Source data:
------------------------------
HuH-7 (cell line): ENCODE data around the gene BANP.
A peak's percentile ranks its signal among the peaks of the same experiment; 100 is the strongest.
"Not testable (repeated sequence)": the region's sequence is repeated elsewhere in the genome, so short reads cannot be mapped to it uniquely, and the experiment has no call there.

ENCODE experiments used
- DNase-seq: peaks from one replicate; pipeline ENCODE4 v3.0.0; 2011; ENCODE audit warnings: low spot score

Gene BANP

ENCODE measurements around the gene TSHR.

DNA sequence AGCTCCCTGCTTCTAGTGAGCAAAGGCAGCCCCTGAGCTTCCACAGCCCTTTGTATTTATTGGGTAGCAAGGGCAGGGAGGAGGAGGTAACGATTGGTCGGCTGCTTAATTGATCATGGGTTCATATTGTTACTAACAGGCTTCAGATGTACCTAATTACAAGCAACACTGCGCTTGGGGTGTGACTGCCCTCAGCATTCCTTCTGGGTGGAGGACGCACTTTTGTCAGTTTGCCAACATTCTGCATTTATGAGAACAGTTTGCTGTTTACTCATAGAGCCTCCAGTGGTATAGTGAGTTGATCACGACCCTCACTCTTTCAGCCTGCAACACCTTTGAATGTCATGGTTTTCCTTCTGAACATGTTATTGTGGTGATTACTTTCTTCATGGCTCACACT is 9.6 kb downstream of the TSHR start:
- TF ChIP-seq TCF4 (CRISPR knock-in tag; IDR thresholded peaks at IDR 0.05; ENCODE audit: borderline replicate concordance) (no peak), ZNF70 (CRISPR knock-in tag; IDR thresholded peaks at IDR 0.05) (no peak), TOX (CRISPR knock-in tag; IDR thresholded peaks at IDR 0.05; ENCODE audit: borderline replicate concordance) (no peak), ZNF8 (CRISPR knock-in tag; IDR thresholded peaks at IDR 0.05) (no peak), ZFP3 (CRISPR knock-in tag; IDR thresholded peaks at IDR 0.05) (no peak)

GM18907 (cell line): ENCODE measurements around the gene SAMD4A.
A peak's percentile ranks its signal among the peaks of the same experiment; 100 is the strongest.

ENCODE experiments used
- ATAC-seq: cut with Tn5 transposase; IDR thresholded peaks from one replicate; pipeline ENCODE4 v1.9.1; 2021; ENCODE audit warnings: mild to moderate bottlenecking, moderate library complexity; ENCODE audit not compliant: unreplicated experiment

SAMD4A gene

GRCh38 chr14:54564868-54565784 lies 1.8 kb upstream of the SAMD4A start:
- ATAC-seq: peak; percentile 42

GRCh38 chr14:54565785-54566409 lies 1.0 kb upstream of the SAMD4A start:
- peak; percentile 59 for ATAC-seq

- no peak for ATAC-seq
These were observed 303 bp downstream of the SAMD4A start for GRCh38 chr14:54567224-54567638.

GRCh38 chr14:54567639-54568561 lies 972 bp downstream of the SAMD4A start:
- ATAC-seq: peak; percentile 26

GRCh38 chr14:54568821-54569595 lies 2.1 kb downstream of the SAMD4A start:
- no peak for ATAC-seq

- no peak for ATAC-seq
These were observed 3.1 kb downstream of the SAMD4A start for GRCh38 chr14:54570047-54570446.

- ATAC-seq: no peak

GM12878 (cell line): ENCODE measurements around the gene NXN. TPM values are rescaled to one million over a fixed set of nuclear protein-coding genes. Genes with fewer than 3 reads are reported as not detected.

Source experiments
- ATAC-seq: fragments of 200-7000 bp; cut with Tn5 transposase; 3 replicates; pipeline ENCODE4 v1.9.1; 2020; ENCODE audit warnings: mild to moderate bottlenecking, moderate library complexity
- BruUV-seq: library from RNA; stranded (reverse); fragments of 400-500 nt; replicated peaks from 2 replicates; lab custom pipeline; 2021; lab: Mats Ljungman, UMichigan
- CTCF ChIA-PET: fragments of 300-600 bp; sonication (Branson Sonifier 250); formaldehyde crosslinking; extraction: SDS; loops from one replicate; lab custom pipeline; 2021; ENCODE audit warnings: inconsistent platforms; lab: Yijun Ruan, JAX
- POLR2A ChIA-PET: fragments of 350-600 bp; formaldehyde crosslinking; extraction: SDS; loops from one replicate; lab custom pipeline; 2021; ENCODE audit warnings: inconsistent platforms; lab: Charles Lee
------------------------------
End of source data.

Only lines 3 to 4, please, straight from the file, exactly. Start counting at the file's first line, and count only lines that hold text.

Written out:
"Not testable (repeated sequence)": the region's sequence is repeated elsewhere in the genome, so short reads cannot be mapped to it uniquely, and the experiment has no call there.

ENCODE experiments used